Which Joe gave his name to ‘sloppy joes’? We look at five interesting sandwiches and their lexical origins.
A type of sushi consisting of a cone of dried seaweed filled with rice, fish, vegetables, etc.
- ‘The one stroke of originality, the house sushi dessert (vanilla and banana-coconut hand rolls), strains for wit and collapses into a gooey sooey.’
- ‘The terrine of pressed aromatic duck blends perfectly with shitake mushrooms, and is accompanied by a duck sushi nori hand roll and a petit salad of duck liver and confit.’
- ‘Chefs are busy behind the station, making all kinds of hand rolls according to the orders of the customers.’
- ‘A sushi maker in Southold Village hands over the hand rolls for them, and a fisherman in Orient pays with striped bass and blackfish.’
- ‘There was just a squirt of pure wasabi inside a handroll.’
- ‘We started with the raw dishes such as sashimi and tuna belly handroll (delicious).’
- ‘The chef also created many other dishes with tuna, such as the tobiko tuna rolls, spicy tuna hand rolls and grilled tuna-aburi rolls.’
- ‘They make this divine ebiten hand roll with a tempura prawn, chunk of raw salmon and avocado, wrapped in nori.’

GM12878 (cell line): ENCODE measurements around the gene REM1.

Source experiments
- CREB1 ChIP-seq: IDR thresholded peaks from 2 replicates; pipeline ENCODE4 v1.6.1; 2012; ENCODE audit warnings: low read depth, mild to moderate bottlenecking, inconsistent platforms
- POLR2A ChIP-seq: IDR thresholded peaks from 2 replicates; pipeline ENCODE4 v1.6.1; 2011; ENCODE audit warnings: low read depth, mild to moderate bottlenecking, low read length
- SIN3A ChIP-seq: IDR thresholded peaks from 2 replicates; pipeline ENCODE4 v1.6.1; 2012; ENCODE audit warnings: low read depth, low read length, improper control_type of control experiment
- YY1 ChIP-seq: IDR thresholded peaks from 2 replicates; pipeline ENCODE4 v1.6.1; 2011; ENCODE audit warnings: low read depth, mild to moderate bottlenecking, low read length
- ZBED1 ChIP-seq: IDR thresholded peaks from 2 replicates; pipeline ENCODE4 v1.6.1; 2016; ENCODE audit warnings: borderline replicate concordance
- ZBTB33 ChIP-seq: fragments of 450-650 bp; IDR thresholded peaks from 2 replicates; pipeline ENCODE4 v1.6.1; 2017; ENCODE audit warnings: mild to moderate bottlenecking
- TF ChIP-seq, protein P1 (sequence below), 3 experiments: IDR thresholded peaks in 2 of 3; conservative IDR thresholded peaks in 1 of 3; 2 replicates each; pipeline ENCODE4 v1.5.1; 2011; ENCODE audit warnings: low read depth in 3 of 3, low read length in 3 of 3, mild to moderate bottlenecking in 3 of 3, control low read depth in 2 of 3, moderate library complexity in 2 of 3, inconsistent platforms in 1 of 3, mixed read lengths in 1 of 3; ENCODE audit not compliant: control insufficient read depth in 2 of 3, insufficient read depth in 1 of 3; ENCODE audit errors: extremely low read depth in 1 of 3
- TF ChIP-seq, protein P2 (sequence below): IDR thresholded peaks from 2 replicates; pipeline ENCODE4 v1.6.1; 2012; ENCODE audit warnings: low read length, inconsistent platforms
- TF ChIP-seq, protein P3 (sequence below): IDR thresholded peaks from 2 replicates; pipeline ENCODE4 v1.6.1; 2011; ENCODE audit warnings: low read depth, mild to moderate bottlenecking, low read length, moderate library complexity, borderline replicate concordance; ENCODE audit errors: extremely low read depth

- ‘The extensive sushi menu by Alan Kim includes everything from crab shumai and edamame to eel hand roll and yellowtail sashimi.’
- ‘I can't in good conscience recommend the hand rolls tonight.’
- ‘In the California hand roll, however, the crab, cucumber, and avocado were food-processed into a lumpy, green mixture lopped over the rice.’
- ‘Conspicuously absent, however, are maki sushi (rolls) of any kind, though some hand rolls are available.’
- ‘I ordered some, along with a few standards, Californian handroll (fresh crab, they assured me), spicy tuna hand roll and sake nigiri.’
- ‘I ordered some, along with a few standards, Californian handroll, spicy tuna hand roll and sake nigiri.’
We take a look at several popular, though confusing, punctuation marks.
From Afghanistan to Zimbabwe, discover surprising and intriguing language facts from around the globe.
The definitions of ‘buddy’ and ‘bro’ in the OED have recently been revised. We explore their history and increase in popularity.